Megan Bankard Sullivan 10 months ago

    I like your idea of regular chores that your kids need to do, and then extra chores to earn money. We never got allowances. We were expected to do chores just because we were members in our family. My parents would give us money to go to a movie or whatever, but we all babysat and had jobs in high school.

    Sarah Damerow Stockton 10 months ago

    Yeah I want to teach them to be responsible for themselves and their things, but also to work for money.

Amy Ricker 10 months ago

I think this is great! It was an allotment to cover expenditures that are usually covered by the parents. This way the child gets to learn that all the things they NEED over the school year cost more than $100. Its also a very good way to show them budgeting. The best part to me was that the girl learned that in order to really get what she wanted she needed to work hard and do things she didn’t really like doing.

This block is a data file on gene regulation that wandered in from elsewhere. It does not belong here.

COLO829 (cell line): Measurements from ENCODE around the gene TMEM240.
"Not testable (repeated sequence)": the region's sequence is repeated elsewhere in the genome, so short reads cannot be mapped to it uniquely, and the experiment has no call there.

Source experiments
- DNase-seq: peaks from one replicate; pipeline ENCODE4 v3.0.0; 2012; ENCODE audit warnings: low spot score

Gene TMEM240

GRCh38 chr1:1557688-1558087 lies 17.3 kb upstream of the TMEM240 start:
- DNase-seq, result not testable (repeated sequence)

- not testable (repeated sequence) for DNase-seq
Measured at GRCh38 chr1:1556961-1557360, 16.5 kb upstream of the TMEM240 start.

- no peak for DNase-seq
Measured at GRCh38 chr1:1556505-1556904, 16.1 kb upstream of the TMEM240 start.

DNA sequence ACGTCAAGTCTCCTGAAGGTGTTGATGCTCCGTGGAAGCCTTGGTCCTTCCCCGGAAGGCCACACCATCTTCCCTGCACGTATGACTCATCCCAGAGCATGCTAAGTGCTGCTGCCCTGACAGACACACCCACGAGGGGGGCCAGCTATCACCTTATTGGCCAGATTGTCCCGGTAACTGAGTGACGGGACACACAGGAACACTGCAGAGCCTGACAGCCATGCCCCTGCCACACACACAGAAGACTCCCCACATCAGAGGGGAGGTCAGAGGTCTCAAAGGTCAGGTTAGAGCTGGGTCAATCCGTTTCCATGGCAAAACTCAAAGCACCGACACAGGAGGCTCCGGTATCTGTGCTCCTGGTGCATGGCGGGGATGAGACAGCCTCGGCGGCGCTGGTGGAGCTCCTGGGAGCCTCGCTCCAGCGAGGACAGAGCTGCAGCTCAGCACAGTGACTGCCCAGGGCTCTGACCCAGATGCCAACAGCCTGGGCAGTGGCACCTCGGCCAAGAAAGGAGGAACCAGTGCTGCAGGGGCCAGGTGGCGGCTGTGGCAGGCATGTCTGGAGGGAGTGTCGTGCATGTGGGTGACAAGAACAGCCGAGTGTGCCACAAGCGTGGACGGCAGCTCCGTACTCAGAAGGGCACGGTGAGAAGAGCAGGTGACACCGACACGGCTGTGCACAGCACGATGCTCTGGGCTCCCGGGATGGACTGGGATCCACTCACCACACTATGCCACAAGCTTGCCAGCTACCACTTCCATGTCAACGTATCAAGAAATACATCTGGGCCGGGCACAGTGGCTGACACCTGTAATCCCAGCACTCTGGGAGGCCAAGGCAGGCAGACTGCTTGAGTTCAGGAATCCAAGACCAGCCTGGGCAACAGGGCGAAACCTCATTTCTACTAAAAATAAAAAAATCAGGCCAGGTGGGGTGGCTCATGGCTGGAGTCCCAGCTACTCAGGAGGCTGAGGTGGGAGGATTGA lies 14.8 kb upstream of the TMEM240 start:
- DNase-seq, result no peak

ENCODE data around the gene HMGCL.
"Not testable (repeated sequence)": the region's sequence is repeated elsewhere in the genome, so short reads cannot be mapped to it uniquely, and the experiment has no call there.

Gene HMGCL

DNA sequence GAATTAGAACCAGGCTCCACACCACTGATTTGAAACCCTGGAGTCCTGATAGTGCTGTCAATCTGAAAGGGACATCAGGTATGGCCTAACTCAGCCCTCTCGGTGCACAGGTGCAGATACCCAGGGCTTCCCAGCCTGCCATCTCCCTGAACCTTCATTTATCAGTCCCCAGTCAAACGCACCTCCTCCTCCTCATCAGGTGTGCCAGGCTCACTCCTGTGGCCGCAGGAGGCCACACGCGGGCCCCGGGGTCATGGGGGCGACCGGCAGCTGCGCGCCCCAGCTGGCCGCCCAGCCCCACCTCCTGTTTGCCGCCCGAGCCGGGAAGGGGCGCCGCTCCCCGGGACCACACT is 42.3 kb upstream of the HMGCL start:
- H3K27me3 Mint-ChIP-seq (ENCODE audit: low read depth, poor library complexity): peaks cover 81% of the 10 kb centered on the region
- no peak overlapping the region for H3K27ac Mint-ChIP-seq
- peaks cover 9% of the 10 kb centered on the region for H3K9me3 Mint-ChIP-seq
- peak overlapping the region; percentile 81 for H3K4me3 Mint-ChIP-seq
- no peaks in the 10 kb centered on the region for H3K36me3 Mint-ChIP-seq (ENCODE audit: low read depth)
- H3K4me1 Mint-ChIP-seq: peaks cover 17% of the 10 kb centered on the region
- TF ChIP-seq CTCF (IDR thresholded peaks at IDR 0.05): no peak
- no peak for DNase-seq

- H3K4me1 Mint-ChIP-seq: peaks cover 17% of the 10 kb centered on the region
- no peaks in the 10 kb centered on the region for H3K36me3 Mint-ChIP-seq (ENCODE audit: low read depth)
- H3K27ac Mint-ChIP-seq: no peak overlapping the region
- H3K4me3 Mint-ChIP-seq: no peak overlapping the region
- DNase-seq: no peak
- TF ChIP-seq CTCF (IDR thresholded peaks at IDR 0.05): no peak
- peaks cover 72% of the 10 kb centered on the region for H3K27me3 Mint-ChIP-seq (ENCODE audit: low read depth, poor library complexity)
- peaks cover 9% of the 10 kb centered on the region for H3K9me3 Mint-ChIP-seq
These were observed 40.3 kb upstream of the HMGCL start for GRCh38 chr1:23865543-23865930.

Tracy M Hoadley 10 months ago

I would certainly save a lot of money

Krista Milburn 10 months ago

I love this! What a great idea when my daughter is older. Lots of ways this can be used to teach responsibility and money management. :)

Linda Moran McGuire 10 months ago

9 year old, $6.00 per week, 3 envelopes, $2 for spending as he pleases, $2 for the bank, $2 for big spending wants. This year we emptied the big spending wants at Christmas because we told him it was time for him to purchase presents for Mom, Dad, Step Dad and Step Mom. He had to budget his $31.00 and come up with a plan. He didn’t like it but he loved our reactions to his gifts Christmas morning!